Although we don't believe in timing the market or panicking over market movements, we do like to keep an eye on big changes -- just in case they're material to our investing thesis.

You can certainly tell it's Valentine's Day because investors are showing a lot of love to the broad-based S&P 500 (^GSPC 0.13%) on a day when the economic data was mixed at best.

On one hand, the Thomson Reuters/University of Michigan consumer sentiment index came in with a preliminary reading of 81.2 for February, slightly higher than Street expectations and matching its January reading. A rising reading would signify that consumers are more confident about their short and long-term financial outlook and could bode positively for retailers and the economy, especially since our GDP is strongly biased toward consumer spending.

On the flip side, industrial production and capacity utilization for January missed the mark, declining 0.3% and coming in with a reading of 78.5%, respectively -- both notably lower from December. Partly to blame for this reduction is the exceptional cold and snowy weather that blanketed much of the country in January. However, if this pattern of industrial production weakness continues, it could signal a slowdown in the recovery process.

By day's end Cupid's arrow, and a number of strong earnings reports, had found their mark and pushed the S&P 500 higher by 8.8 points (0.48%) to close at 1,838.63, its sixth gain in seven sessions.

Pushing past all other companies to lead the markets higher today was high-performance computing systems manufacturer Cray (CRAY), which gained 39% after reporting better than expected fourth-quarter results after the bell last night. For the quarter, Cray reported robust revenue growth of 63% to $307.4 million as its adjusted earnings per share more than tripled to $1.48 per share from $0.44 in the year-ago period. By comparison, Wall Street had been calling for a profit of just $1.31 per share on $300.8 million in revenue. Looking ahead, Cray anticipates its gross margin will remain consistent with its full-year 2013 results to stay in the mid-30% range. It's pretty evident that the introduction of new supercomputers is working wonders for Cray, yet its cyclical nature and heavily lopsided revenue stream (it receives about half of its revenue in the fourth quarter) are enough to keep me firmly planted on the sidelines for the time being.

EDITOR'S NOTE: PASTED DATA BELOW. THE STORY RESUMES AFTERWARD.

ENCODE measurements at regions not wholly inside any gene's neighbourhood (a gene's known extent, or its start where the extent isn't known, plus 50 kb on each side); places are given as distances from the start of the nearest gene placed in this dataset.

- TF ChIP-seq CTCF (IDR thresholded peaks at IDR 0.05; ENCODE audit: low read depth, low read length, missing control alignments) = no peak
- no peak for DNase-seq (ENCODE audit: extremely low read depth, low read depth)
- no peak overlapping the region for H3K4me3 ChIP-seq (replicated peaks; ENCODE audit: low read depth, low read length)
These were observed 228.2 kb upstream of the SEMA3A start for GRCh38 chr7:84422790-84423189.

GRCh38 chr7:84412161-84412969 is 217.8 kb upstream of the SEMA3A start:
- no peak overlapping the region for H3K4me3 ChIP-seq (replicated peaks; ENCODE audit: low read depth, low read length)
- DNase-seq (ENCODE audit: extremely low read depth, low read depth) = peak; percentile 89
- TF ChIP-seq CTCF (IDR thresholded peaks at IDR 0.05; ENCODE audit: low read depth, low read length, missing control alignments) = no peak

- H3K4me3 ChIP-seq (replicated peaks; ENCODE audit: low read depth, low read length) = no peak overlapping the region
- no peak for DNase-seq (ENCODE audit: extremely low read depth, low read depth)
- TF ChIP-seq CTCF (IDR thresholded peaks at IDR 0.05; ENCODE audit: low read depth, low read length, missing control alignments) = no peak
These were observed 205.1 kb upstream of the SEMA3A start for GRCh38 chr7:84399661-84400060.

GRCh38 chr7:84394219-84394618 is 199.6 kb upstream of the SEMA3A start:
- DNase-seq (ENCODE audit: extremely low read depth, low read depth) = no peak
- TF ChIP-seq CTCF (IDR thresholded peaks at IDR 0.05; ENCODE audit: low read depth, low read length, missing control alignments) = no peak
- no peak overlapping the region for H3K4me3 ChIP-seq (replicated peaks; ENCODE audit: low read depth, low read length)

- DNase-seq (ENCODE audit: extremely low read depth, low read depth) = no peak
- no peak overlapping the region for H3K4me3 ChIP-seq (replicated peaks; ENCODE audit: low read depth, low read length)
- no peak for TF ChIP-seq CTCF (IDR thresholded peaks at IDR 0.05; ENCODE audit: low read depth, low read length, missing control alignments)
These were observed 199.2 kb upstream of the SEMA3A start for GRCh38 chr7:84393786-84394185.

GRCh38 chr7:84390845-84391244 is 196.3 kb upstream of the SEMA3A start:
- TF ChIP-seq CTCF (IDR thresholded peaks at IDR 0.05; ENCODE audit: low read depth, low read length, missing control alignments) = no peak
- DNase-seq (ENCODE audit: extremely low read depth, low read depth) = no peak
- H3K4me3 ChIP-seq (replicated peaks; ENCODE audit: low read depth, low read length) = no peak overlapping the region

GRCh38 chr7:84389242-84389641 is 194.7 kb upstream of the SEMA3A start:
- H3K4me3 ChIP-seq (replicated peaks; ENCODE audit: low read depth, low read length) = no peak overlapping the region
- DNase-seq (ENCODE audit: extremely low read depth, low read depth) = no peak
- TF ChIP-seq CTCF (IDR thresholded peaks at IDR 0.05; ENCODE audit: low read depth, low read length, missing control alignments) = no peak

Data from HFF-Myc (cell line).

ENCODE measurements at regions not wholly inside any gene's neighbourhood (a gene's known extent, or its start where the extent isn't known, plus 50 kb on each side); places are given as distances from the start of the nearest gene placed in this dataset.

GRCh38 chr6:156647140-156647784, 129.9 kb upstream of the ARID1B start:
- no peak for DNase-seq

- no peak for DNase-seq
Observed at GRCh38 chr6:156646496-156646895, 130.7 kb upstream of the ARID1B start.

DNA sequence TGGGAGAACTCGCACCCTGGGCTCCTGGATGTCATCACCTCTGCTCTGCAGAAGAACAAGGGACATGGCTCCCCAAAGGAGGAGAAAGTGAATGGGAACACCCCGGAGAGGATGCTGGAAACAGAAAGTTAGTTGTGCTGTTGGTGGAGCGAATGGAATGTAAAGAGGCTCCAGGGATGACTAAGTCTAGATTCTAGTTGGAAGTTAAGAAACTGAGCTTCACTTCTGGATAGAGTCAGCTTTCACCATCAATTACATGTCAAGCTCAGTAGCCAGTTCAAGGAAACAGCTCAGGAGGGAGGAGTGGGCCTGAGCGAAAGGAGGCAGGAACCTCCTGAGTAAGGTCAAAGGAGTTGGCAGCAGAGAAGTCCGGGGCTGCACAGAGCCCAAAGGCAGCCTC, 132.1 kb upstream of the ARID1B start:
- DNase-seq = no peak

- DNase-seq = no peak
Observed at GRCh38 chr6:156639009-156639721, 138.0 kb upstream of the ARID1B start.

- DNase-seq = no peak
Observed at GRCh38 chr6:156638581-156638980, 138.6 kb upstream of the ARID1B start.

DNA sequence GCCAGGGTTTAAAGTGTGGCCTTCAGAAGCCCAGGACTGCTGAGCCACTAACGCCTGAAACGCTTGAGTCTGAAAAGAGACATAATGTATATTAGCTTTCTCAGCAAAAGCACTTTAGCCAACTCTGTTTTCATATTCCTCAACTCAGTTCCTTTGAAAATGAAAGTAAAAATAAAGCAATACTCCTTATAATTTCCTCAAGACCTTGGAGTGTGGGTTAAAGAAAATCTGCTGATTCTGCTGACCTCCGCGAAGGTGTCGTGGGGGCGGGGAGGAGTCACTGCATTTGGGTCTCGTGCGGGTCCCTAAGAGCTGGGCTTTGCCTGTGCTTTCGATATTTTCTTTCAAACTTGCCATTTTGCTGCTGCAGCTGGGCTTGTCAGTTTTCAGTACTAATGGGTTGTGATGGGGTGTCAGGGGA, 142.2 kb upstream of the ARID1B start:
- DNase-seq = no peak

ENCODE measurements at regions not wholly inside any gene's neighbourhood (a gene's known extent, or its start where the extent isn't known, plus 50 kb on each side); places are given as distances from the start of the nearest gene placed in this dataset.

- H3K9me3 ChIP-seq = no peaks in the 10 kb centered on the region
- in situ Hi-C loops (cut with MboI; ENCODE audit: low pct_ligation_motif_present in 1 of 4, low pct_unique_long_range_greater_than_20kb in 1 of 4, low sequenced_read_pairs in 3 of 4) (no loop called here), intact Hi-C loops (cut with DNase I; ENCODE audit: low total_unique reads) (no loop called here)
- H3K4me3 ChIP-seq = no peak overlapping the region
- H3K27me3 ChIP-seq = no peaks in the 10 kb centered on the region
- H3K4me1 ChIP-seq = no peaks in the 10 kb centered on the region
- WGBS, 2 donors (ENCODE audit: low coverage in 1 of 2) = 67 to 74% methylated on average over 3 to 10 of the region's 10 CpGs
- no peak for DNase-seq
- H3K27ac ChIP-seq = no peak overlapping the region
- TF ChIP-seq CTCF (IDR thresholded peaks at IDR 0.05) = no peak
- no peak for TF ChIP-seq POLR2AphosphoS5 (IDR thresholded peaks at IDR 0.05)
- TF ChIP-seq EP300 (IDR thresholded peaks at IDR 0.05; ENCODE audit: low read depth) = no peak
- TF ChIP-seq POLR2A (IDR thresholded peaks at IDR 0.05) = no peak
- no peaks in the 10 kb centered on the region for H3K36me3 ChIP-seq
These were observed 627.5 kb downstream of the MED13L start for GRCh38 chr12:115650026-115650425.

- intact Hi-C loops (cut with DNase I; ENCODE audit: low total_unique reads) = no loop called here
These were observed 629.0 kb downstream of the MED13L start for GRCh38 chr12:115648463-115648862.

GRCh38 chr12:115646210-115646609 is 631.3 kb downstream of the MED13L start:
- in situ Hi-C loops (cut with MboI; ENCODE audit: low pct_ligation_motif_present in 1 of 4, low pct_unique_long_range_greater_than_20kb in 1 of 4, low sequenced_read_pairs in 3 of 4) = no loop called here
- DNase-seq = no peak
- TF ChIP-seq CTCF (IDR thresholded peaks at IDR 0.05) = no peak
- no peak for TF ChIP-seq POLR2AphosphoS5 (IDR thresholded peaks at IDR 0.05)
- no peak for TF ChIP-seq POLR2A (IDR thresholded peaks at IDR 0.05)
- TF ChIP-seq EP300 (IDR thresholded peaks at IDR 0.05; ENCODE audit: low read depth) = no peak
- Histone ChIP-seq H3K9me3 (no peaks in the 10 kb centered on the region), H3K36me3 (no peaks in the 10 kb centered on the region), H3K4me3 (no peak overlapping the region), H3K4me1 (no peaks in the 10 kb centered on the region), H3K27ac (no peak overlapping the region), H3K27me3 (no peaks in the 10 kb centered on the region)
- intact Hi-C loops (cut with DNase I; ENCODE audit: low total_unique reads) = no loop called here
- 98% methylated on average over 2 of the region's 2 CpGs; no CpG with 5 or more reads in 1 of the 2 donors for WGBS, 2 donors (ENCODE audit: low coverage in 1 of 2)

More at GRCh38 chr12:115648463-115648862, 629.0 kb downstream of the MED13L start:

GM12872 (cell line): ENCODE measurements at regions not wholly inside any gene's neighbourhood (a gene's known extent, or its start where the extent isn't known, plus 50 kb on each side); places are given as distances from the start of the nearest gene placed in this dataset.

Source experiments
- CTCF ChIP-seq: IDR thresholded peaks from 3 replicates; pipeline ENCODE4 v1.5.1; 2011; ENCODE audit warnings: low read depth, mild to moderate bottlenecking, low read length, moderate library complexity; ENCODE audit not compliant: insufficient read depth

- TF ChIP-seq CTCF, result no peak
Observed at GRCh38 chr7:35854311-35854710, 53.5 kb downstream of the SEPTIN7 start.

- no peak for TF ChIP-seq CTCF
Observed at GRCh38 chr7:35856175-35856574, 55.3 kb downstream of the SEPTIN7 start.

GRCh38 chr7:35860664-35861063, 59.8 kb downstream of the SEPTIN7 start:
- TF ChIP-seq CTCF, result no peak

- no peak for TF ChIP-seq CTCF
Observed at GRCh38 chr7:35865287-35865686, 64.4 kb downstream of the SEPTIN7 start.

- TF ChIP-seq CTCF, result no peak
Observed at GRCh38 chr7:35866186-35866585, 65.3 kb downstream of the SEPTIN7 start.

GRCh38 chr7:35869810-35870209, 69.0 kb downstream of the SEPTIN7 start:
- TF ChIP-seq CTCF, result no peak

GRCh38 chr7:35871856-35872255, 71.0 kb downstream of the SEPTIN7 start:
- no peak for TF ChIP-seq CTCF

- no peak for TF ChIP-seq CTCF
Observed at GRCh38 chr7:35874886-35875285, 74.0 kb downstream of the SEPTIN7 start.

Financial content distributor Bankrate (RATE) vaulted higher by a lesser degree than Cray, but still turned heads with its 19.5% gain after reporting fourth-quarter results. Revenue for Bankrate's quarter exploded higher by 31% to $122.3 million, with adjusted income nearly tripling to $0.17 per share from $0.06 in the prior period. Both figures edged past the $0.15 in EPS and $120.1 million in revenue that analysts had called for. Looking at 2014, Bankrate is forecasting revenue to be in the range of $520 million to $530 million, an increase of 15% at the midpoint, and perfectly bracketing Wall Street's expectations. I'm certainly glad to see Bankrate's growth picking up after a shaky 2013, but even with 15% growth expected on the top line, its forward P/E of 24 may make the company a bit lofty in terms of its current valuation.

Finally, mortgage industry automation software developer Ellie Mae (ELLI), tacked on 17.9% after reporting fourth-quarter results after the closing bell last night. During its fourth quarter, Ellie Mae delivered a modest 1.5% increase in revenue to $30.4 million, while adjusted EPS actually fell by a third to $0.18 from $0.27 in the year-ago period. Both figures were relatively spot on with the consensus estimates. Where investors appeared to take their cue to send Ellie Mae to the heavens was in its forward guidance which calls for $150 million-$153.5 million in full-year revenue, 18% growth at the midpoint from 2013, on $1.08-$1.11 in EPS. Comparatively, the Street was expecting $150 million in revenue and $1.08 in EPS. Honestly, I'm a bit shocked by the enormity of today's move higher, but can at least partially understand the excitement shareholders are showing given how weak mortgage loan originations have been of late. But I remain very skeptical of the spoiled U.S. consumer and feel there's little upside potential left in companies specifically tied to the mortgage service sector at this time.